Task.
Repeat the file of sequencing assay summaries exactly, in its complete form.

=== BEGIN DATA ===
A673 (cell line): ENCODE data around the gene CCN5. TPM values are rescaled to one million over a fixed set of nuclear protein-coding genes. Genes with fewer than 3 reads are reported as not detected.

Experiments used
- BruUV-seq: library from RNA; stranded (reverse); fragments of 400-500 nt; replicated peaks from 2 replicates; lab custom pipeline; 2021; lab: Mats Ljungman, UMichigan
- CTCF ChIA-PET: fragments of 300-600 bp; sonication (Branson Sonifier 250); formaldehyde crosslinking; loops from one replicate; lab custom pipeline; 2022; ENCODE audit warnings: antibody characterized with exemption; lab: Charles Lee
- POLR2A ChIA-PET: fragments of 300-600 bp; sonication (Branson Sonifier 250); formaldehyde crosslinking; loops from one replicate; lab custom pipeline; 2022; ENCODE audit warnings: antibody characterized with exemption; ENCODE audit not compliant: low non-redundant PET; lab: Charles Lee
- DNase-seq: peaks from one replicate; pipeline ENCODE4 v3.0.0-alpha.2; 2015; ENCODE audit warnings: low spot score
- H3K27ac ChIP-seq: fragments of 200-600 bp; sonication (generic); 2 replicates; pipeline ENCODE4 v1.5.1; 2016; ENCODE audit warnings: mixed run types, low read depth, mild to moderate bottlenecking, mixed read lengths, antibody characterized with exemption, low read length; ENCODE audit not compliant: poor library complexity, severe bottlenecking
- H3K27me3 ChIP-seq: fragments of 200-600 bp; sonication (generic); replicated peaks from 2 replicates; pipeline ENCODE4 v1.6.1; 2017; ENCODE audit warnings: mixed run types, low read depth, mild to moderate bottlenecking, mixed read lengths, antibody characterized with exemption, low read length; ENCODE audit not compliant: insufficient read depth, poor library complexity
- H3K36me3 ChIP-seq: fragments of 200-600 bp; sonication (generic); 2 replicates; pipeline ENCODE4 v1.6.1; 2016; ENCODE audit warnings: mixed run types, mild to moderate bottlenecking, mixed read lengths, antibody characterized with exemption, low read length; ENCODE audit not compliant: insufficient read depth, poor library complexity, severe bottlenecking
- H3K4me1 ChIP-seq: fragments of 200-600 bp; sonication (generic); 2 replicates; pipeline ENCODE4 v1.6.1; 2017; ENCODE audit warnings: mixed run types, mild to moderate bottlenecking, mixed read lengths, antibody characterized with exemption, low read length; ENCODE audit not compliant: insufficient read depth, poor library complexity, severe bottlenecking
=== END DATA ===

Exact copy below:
A673 (cell line): ENCODE data around the gene CCN5. TPM values are rescaled to one million over a fixed set of nuclear protein-coding genes. Genes with fewer than 3 reads are reported as not detected.

Experiments used
- BruUV-seq: library from RNA; stranded (reverse); fragments of 400-500 nt; replicated peaks from 2 replicates; lab custom pipeline; 2021; lab: Mats Ljungman, UMichigan
- CTCF ChIA-PET: fragments of 300-600 bp; sonication (Branson Sonifier 250); formaldehyde crosslinking; loops from one replicate; lab custom pipeline; 2022; ENCODE audit warnings: antibody characterized with exemption; lab: Charles Lee
- POLR2A ChIA-PET: fragments of 300-600 bp; sonication (Branson Sonifier 250); formaldehyde crosslinking; loops from one replicate; lab custom pipeline; 2022; ENCODE audit warnings: antibody characterized with exemption; ENCODE audit not compliant: low non-redundant PET; lab: Charles Lee
- DNase-seq: peaks from one replicate; pipeline ENCODE4 v3.0.0-alpha.2; 2015; ENCODE audit warnings: low spot score
- H3K27ac ChIP-seq: fragments of 200-600 bp; sonication (generic); 2 replicates; pipeline ENCODE4 v1.5.1; 2016; ENCODE audit warnings: mixed run types, low read depth, mild to moderate bottlenecking, mixed read lengths, antibody characterized with exemption, low read length; ENCODE audit not compliant: poor library complexity, severe bottlenecking
- H3K27me3 ChIP-seq: fragments of 200-600 bp; sonication (generic); replicated peaks from 2 replicates; pipeline ENCODE4 v1.6.1; 2017; ENCODE audit warnings: mixed run types, low read depth, mild to moderate bottlenecking, mixed read lengths, antibody characterized with exemption, low read length; ENCODE audit not compliant: insufficient read depth, poor library complexity
- H3K36me3 ChIP-seq: fragments of 200-600 bp; sonication (generic); 2 replicates; pipeline ENCODE4 v1.6.1; 2016; ENCODE audit warnings: mixed run types, mild to moderate bottlenecking, mixed read lengths, antibody characterized with exemption, low read length; ENCODE audit not compliant: insufficient read depth, poor library complexity, severe bottlenecking
- H3K4me1 ChIP-seq: fragments of 200-600 bp; sonication (generic); 2 replicates; pipeline ENCODE4 v1.6.1; 2017; ENCODE audit warnings: mixed run types, mild to moderate bottlenecking, mixed read lengths, antibody characterized with exemption, low read length; ENCODE audit not compliant: insufficient read depth, poor library complexity, severe bottlenecking